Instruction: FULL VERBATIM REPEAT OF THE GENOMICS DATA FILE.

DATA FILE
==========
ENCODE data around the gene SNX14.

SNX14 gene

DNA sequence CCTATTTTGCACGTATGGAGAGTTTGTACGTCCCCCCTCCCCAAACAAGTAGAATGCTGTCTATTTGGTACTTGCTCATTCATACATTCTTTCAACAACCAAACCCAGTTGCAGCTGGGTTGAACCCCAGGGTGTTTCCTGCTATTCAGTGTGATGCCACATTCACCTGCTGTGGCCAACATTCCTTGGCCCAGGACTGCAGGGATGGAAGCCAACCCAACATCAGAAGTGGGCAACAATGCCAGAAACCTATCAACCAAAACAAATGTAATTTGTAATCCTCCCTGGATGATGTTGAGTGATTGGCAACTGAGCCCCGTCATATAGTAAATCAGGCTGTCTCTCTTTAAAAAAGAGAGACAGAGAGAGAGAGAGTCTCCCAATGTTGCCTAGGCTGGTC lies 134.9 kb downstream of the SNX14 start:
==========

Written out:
ENCODE data around the gene SNX14.

SNX14 gene

DNA sequence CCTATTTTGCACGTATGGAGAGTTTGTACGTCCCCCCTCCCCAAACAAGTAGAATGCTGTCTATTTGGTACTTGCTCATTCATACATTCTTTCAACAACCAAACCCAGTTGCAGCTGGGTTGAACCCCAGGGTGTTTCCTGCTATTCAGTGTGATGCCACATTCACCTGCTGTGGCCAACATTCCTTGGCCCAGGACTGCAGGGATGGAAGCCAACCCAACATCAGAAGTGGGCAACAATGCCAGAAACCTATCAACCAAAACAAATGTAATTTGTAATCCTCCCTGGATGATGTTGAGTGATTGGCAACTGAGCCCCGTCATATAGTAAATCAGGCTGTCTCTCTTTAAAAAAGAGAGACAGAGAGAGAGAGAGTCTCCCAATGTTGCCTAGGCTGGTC lies 134.9 kb downstream of the SNX14 start: